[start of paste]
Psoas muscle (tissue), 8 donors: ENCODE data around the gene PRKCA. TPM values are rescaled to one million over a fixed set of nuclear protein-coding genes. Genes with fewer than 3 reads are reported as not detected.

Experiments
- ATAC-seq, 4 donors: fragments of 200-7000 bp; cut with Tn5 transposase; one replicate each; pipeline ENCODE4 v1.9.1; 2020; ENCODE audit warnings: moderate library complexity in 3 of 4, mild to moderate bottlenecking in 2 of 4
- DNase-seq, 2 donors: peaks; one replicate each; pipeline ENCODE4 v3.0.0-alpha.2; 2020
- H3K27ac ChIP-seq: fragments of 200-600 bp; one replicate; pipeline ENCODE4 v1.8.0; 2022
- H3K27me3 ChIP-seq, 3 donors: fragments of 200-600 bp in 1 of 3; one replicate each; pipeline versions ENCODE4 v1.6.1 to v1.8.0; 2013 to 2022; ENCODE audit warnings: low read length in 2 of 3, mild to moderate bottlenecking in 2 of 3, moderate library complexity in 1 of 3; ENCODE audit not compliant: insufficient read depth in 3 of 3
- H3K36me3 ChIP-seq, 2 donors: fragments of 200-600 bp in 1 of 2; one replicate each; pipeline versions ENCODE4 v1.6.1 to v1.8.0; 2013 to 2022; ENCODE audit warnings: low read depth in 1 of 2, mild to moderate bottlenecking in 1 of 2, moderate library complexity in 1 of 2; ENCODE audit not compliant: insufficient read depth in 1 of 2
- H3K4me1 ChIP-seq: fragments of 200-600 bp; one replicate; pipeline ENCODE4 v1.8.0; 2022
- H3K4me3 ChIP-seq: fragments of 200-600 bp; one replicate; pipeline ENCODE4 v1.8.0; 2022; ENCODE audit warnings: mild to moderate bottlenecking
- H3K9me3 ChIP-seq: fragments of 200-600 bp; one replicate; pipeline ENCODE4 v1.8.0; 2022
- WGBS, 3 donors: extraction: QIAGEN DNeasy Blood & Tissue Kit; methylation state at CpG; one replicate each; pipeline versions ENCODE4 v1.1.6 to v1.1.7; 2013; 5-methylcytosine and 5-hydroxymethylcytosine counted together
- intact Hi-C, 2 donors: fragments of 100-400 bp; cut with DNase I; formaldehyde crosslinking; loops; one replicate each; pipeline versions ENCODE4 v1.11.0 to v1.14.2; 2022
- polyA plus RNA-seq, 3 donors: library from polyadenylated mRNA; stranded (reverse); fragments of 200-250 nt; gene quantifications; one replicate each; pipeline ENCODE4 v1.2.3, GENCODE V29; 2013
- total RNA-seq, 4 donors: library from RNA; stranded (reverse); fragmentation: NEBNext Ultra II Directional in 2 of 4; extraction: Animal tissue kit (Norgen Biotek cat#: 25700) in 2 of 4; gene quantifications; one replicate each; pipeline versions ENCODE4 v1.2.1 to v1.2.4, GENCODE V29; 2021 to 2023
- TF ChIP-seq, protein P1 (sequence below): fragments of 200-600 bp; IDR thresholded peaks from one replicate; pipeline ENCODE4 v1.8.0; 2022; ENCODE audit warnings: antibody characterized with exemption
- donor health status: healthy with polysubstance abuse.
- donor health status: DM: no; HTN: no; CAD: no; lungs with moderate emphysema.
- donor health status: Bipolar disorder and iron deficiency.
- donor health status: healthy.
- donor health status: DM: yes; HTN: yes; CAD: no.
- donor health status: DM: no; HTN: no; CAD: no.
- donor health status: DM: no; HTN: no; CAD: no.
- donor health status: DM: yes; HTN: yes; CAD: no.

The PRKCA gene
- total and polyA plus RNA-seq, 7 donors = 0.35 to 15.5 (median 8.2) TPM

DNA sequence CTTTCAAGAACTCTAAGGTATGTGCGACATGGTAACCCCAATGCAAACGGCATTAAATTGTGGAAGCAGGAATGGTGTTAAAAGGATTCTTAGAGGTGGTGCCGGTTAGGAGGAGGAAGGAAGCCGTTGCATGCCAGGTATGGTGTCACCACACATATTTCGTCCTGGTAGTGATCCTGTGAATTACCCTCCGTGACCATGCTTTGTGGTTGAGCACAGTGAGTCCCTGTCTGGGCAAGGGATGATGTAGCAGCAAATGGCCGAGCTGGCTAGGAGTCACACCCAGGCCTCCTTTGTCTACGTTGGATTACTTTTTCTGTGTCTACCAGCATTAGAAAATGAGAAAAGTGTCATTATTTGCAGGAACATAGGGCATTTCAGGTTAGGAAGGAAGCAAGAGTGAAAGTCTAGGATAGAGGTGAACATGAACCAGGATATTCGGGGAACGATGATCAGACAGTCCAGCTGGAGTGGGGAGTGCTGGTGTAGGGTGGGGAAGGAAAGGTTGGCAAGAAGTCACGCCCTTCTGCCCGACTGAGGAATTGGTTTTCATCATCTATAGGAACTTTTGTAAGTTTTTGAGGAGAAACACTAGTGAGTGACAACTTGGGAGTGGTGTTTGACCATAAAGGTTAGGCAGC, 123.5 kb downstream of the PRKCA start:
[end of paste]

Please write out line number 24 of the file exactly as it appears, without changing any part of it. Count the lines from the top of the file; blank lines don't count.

The PRKCA gene